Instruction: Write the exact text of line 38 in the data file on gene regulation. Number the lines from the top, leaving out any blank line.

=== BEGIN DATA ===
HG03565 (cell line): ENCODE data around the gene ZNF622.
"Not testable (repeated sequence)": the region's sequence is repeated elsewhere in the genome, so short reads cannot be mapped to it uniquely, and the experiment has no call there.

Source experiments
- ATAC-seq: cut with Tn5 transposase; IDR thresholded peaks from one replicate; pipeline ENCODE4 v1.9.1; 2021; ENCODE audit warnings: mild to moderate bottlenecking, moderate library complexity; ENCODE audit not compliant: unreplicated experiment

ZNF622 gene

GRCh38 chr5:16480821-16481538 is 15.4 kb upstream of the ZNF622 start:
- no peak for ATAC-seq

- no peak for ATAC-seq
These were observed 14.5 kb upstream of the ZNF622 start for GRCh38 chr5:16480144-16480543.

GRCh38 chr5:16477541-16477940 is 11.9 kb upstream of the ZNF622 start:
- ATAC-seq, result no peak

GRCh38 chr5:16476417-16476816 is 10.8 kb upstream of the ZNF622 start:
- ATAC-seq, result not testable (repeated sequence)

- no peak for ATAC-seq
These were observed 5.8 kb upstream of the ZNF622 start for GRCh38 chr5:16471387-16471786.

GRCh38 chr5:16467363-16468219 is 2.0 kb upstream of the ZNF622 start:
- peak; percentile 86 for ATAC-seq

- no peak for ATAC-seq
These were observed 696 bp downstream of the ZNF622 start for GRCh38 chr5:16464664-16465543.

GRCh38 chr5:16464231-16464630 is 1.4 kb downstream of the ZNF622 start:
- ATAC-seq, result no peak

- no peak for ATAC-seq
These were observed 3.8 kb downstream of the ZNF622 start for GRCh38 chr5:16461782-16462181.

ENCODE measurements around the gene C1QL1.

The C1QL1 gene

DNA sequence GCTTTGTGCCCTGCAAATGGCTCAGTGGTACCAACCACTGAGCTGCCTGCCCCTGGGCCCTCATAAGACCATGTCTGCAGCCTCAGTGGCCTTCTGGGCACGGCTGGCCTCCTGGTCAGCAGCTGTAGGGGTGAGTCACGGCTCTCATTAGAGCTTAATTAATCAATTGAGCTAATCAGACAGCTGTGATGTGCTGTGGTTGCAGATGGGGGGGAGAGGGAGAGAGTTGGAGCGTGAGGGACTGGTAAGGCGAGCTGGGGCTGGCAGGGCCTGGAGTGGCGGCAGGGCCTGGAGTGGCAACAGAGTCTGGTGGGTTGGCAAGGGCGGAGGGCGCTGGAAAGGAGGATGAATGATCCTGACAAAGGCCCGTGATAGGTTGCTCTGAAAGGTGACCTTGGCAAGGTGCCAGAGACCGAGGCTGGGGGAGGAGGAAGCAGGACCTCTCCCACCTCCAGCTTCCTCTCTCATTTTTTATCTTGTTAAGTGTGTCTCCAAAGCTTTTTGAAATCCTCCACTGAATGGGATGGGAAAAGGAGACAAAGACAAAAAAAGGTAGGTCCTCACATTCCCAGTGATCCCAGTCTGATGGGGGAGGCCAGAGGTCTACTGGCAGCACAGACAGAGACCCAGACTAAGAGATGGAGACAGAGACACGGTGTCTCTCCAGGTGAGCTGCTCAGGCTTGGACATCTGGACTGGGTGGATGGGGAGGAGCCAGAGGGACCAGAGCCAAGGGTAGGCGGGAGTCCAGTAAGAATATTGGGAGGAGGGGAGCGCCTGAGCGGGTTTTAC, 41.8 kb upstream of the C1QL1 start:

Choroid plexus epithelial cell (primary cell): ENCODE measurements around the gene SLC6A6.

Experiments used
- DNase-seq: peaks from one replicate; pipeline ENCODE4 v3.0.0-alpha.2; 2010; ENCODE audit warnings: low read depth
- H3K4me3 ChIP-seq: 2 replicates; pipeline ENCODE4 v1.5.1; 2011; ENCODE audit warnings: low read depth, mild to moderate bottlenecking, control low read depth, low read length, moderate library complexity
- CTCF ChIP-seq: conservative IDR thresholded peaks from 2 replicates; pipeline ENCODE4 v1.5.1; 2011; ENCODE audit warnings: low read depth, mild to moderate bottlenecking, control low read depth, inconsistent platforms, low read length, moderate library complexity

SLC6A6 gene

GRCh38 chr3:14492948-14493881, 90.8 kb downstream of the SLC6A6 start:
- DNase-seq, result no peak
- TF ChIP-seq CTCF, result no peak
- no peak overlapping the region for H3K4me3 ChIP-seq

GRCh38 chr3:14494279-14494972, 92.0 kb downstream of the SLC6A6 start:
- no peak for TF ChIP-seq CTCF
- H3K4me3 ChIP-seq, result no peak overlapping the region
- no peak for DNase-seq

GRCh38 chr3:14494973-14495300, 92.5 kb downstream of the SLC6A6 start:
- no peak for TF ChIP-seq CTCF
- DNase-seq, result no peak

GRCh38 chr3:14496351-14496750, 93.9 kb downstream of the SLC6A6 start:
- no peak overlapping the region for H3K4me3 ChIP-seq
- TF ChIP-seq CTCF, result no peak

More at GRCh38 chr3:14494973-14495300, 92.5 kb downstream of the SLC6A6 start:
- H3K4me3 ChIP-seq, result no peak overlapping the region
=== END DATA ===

- no peak for TF ChIP-seq CTCF